and Little Folly Rivers. Brigadier--General Hagood succeeded in driving the enemy, about two thousand in number, from James Island, and inflicting upon him a serious loss in killed and wounded, capturing fourteen negroes belonging to the Fifty-fourth Massachusetts regiment. Not the least important of these operations was the engagement with the sloop of war Pawnee, by two sections of Napoleon guns, under command of Lieutenant-Colonel Del. Kemper, in which the steamer was injured and forced to retire. General Hagood's loss was three killed, twelve wounded, and three missing. The enemy withdrew entirely from James Island, to Battery Island, when General Hagood advanced his pickets, and the ground has been held to the present date, twenty-second July. At Battery Wagner and on Morris Island, our troops continued their work of repair, subject to a continued shelling from gunboats and monitors at long range. On the seventeenth, the enemy's vessels all disappeared from the Stono, and his troops were concentrated on Little Folly and Morris Islands. Firing from the enemy's fleet and land batteries was kept up during the day on Battery Wagner, which interfered seriously with the transportation to Cummins' Point. This has had, ever since, to be carried on at night. On the night of the seventeenth, the Thirty-first North Carolina regiment relieved Colonel Oldstead's command of Georgia troops, and Captain Craven's company of the Twentieth South Carolina volunteers. The work of repair and preparation was proceeded with during the night, and at daylight on the eighteenth, the enemy's land and sea batteries opened a feu d'enfer upon the devoted work. The practice was rapid in the extreme, from the Ironsides, from the monitors, and from all the wooden gunboats which, without exposing themselves, could get the range. According to Brigadier-General Taliaferro's estimate, over nine thousand shot and shell were thrown; but, as if by the special interposition of Providence, our loss was slight. Indications of an assault at dusk were apparent, and the guns of Sumter and Battery Gregg were in preparation to open fire over Battery Wagner on the columns of the enemy. Brigadier-General Hagood was relieved from the command of James Island, to be in readiness to support or relieve Brigadier-General Taliaferro, and Colonel Harrison's Thirty-second regiment of Georgians proceeded to the reinforcement and relief of the garrison. While in passage, the assault commenced, which was bravely met and repulsed with terrific slaughter on the part of the enemy by the heroic garrison and its commander, Brigadier-General Taliaferro, who directed all the operations until the final repulse. In his report the details of the assault and its repulse are set forth, and I cannot do more or better than to second his commendations of those brave officers and men who stood the tempest of shot and shell and sent back the column of the enemy from their work, with a loss which may safely be computed at about three thousand in killed, wounded and prisoners. Brigadier-General Hagood, with Colonel Harrison's regiment, assisted in the final repulse. of a party who had made a lodgment in the south-eastern salient of the battery. The carnage of the enemy in the confined space in front of Battery Wagner, was extreme. The ditch and glacis were encumbered with the slain of all ranks and colors, for the enemy had put the poor negroes, whom they had forced into an unnatural service, in front, to be, as they were, slaughtered indiscriminately. The white Colonel who commanded them fell with many officers of the regiment, the Fifty-fourth Massachusetts, and the colors under which they were sent to butchery by hypocrisy and inhumanity, fell draggled in blood and sand in the ditch, a mournful memorial of the waste of industry. This result was not accomplished without a loss on our part of brave officers and men, though of those who in the struggle battled for the right, the proportion who fell was far less than that of their enemy. In this engagement, our loss in killed, wounded, and missing, was one hundred and seventy-four. Among the officers, whose loss we have to lament, and whose position and services entitle them to special mention, were Lieutenant-Colonel J. C. Simkins, of the First South Carolina infantry, Captain William H. Ryan, Charleston battalion, Captain W. T. Tatum, First South Carolina infantry, who were killed ; and Major David Ramsay of the Charleston battalion, who was severely wounded. Other gallant officers and soldiers fell, whose names are mentioned in the reports of their several commanders, and whose memories should be cherished by a grateful country. While the assault on Battery Wagner was progressing, Battery Gregg, under Captain Lesesne, and the batteries of Fort Sumter, under Colonel Alfred Rhett, kept up a continuous fire upon the ground over which the enemy advanced, until Brigadier-General Taliaferro advanced his pickets to the front, when they ceased, and the narrow field of battle was quiet for the night. Brigadier-General Taliaferro, who had been in command and on trench duty for five days, was relieved in the morning, by Brigadier-General Hagood. This report, ending with the second repulse of the enemy from Battery Wagner, will be continued from that time. The operations of the enemy from that date, within the limits of my command, have changed their character. In closing it, I have the honor to express my high appreciation of the distinguished services of Brigadier-General Taliaferro, who commanded the troops in Battery Wagner with great ability and gallantry, and repulsed the memorable assault of the eighteenth, and of the excellent conduct of Brigadier-Generals Hagood and Colquitt, as evidenced in the attack on the enemy's position, on the sixteenth. Besides these, Colonel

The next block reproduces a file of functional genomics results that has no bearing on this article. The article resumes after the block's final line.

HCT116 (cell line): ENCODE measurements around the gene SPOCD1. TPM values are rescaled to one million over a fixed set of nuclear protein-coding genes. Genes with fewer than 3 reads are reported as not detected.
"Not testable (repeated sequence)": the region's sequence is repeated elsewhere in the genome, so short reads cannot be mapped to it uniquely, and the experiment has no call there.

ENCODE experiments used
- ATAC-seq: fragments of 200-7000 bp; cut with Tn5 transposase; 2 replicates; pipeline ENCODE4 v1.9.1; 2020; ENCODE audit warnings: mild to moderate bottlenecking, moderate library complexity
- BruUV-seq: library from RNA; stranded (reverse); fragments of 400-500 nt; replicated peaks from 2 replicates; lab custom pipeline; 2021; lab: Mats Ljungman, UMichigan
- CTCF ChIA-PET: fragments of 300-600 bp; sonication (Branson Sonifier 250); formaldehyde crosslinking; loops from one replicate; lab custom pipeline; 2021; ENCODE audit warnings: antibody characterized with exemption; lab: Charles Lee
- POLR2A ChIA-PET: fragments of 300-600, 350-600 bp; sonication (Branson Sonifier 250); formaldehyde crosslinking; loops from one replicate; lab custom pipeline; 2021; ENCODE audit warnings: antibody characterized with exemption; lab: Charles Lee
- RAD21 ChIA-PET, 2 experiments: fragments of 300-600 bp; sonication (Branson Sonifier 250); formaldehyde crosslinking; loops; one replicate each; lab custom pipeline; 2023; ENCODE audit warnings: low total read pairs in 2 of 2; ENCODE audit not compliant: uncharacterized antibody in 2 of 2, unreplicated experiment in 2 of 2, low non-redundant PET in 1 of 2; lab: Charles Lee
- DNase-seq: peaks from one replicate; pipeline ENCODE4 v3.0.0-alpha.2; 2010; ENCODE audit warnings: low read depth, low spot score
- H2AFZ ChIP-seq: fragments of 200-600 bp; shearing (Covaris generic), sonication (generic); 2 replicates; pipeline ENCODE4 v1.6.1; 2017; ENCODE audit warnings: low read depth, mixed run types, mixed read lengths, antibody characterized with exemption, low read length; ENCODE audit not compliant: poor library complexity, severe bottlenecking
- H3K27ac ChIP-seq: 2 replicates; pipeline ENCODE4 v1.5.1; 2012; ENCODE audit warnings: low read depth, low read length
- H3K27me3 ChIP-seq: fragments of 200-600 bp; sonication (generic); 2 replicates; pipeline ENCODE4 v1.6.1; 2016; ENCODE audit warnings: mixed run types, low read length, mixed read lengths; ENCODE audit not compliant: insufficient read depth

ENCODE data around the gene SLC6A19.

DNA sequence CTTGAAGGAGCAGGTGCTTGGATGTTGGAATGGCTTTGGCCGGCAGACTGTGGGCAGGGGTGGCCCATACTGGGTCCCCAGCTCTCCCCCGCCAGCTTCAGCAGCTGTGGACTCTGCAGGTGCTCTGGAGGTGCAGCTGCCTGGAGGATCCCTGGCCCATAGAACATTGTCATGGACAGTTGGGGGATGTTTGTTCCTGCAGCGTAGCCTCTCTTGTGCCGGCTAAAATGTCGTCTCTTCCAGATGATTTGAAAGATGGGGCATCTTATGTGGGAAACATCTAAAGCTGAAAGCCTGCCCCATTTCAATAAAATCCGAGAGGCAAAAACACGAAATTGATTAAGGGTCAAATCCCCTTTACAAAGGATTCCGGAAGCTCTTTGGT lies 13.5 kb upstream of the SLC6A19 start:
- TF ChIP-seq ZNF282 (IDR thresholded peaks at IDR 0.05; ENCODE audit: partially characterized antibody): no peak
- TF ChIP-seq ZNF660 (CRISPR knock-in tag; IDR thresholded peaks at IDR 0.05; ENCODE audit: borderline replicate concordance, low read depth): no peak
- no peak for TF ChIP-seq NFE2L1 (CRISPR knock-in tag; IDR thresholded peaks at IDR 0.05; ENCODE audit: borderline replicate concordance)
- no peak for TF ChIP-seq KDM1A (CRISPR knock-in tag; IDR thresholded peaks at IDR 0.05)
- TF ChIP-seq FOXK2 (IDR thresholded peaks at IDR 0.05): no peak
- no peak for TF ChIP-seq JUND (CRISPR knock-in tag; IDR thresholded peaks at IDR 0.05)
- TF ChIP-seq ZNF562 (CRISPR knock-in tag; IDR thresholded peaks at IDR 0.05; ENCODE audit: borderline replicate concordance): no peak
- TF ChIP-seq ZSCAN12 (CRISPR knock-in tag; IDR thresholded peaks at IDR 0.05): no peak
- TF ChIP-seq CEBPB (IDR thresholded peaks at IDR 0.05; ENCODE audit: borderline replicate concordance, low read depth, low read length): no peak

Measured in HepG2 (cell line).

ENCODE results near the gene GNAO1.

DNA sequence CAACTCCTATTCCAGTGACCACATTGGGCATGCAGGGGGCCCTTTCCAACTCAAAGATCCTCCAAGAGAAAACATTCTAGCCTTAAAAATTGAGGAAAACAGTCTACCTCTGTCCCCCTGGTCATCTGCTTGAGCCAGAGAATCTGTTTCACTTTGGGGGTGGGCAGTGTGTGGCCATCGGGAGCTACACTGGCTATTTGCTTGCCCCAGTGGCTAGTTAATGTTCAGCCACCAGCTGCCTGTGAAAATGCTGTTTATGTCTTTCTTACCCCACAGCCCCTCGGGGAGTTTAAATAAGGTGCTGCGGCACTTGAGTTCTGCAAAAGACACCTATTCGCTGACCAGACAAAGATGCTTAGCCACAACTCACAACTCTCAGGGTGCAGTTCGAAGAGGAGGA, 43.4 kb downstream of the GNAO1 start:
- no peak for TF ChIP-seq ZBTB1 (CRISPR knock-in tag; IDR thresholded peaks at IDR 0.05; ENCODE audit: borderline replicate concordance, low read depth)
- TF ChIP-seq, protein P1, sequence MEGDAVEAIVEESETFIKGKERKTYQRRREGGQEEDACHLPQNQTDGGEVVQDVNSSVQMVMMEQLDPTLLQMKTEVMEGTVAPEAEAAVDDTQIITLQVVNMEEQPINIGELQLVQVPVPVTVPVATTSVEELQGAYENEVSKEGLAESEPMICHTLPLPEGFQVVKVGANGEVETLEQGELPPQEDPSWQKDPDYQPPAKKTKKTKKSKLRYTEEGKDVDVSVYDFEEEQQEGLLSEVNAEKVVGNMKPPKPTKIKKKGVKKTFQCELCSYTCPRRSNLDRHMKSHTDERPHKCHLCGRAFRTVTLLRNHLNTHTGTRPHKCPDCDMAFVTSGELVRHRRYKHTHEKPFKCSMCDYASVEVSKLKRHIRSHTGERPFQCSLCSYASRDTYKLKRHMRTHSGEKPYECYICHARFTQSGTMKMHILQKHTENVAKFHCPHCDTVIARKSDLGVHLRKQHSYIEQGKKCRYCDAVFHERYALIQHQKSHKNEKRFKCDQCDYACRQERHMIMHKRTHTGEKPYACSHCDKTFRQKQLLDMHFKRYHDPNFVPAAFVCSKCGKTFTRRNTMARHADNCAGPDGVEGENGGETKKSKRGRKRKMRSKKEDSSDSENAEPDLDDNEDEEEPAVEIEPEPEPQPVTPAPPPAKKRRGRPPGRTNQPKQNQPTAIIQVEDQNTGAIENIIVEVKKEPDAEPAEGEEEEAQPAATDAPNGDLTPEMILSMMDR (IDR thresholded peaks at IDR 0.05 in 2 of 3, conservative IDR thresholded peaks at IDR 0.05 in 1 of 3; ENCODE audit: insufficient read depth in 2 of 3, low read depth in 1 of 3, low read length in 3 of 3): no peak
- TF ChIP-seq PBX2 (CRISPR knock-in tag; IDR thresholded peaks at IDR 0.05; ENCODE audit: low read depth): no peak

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Doc . 62 .-Hoisting the Black flag — official correspondence and reports.